Helen Fox, her husband, Albert, and their twelve-year-old daughter Abigail work long hours under difficult conditions at New York City’s garment factories in the early twentieth century. Although Albert briefly entertains the idea of joining a union, the family is resigned to a lifetime of thankless labor and low wages. Then the devastating fire at the Triangle Shirtwaist Factory claims Abigail’s life, and Helen is drawn into the burgeoning suffragist movement by one of its charismatic leaders. When Helen is offered a well-paying job at the Equality League, she takes it—despite Albert’s misgivings, the money will help their family escape from poverty. Helen becomes passionate about women’s suffrage, taking extraordinary risks in support of the cause. Despite some minor pacing issues and occasional clunky dialogue, the story is engaging, presenting a different perspective from most fiction about this era, which tends to focus on the well-heeled leaders of the women’s suffrage movement. Helen is an appealing heroine and her personal journey will resonate with readers. Fans of Fiona Davis’ The Lions of Fifth Avenue (2020) may appreciate Gichon’s spirited debut.
- Nanette Donohue
The Accidental Suffragist is set in 1911 and follows New York factory worker Helen Fox, whose
life trajectory is consumed by the Triangle Shirtwaist Factory fire. This event brings with it a
newfound political awareness and participation in the blossoming Suffragist movement. This, in
turn, results in estrangement from her husband, prejudice from former friends and existing
neighbors, and tough decisions surrounding putting politics ahead of family.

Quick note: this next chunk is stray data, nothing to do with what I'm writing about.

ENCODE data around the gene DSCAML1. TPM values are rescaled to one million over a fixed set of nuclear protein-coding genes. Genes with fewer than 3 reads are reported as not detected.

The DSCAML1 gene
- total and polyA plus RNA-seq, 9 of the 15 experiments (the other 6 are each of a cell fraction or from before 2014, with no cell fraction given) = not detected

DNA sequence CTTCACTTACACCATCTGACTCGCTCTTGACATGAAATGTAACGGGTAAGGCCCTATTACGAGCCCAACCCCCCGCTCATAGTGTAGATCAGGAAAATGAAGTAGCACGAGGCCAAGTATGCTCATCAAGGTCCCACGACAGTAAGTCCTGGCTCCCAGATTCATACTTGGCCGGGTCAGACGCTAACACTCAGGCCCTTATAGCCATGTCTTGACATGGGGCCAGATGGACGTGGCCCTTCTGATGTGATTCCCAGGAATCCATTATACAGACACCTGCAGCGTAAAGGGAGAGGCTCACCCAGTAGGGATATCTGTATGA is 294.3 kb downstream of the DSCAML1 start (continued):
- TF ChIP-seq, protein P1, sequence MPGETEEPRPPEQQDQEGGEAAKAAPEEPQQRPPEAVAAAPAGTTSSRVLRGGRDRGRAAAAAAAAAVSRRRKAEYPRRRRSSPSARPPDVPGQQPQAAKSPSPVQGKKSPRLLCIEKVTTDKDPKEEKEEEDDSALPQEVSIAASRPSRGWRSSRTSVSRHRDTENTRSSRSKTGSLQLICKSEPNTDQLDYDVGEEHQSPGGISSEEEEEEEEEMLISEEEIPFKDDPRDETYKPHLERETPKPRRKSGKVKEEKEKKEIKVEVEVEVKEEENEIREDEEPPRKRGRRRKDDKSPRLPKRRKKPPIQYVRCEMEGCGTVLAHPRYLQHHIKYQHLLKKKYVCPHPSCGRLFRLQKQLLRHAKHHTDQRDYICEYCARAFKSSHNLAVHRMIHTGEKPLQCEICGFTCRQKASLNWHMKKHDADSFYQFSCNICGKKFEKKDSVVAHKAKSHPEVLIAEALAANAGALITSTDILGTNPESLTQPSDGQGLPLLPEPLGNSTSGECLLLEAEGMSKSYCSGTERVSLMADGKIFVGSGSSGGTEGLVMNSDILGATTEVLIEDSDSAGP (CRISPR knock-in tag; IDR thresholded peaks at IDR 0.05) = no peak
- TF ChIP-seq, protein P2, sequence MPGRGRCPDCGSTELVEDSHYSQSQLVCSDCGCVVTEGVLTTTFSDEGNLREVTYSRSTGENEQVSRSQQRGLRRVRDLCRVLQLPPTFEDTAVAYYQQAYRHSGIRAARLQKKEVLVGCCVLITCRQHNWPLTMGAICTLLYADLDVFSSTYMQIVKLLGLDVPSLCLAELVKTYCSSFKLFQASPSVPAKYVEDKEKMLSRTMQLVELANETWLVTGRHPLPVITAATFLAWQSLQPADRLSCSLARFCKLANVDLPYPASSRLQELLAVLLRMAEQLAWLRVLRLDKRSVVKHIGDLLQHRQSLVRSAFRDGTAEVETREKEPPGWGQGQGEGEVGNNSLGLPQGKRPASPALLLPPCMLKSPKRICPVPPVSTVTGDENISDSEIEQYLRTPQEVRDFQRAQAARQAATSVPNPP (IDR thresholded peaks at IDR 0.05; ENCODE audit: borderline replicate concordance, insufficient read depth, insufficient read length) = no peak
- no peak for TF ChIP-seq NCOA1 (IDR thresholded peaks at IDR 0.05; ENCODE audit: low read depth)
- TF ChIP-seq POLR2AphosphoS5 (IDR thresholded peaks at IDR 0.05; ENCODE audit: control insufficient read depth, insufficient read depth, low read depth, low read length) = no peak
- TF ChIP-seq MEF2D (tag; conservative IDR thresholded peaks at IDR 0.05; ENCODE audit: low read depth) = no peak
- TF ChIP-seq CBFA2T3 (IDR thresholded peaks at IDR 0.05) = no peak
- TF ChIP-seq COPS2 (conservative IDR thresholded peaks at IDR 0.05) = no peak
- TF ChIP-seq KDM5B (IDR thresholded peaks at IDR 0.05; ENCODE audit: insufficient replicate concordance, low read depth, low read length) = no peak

Throughout World War One, as the story progresses, Helen finds her activism and revised
purpose in life receives steady opposition, bringing with it many dangers beyond that of
confronting the authorities and status quo.
Galia Gichon does more than recap well-known historical events. Her novel delves into Helen's
quandaries and mind as she steadily moves into the Suffragist world that brings with it an
acknowledgement of her role in past suffering and events to come: “Did we let her go to work
too easily? Remember when she came to us and told us about the job?” Helen asked. “Helen, we
barely had enough for food,” Albert reminded her. “Besides, other girls in the building were
going to the factories, too.” “We didn’t even put up a fight. Not every family sent their twelve-
year-old daughter to the factories.”
Helen's personal calling is to gain women the freedom to vote, for reasons of her own. When
she faces a pregnancy in the midst of her efforts, life threatens to change and come crashing
down around her once again.
For many, the Triangle Shirtwaist Factory fire opened the door to not just new ideas about
labor and women's rights, but personal conundrums over how their roles and lives were
changing not just for themselves, but for their daughters and generations to follow.
As her activism moves from personal environment to trips to Washington and associations with
high-level Suffragists, Helen discovers new ways of decision-making and thinking that hold
opportunities for revised freedoms not only for her and fellow women, but for the men around
Readers interested in a story that does more than recap the sad events surrounding this era's
labor and women's movement relationships will find The Accidental Suffragist brings to life the
impact and changes on families and marriages that were sparked by the Triangle Shirtwaist
More so than most fictionalized accounts, The Accidental Suffragist holds a compelling and
intriguing approach that readers will find enlightening and involving. It's highly recommended
even for those well aware of the changing politics of the times, early women's rights
movements, and the factory fire's lasting impact.
-Midwest Book Review
The Accidental Suffragist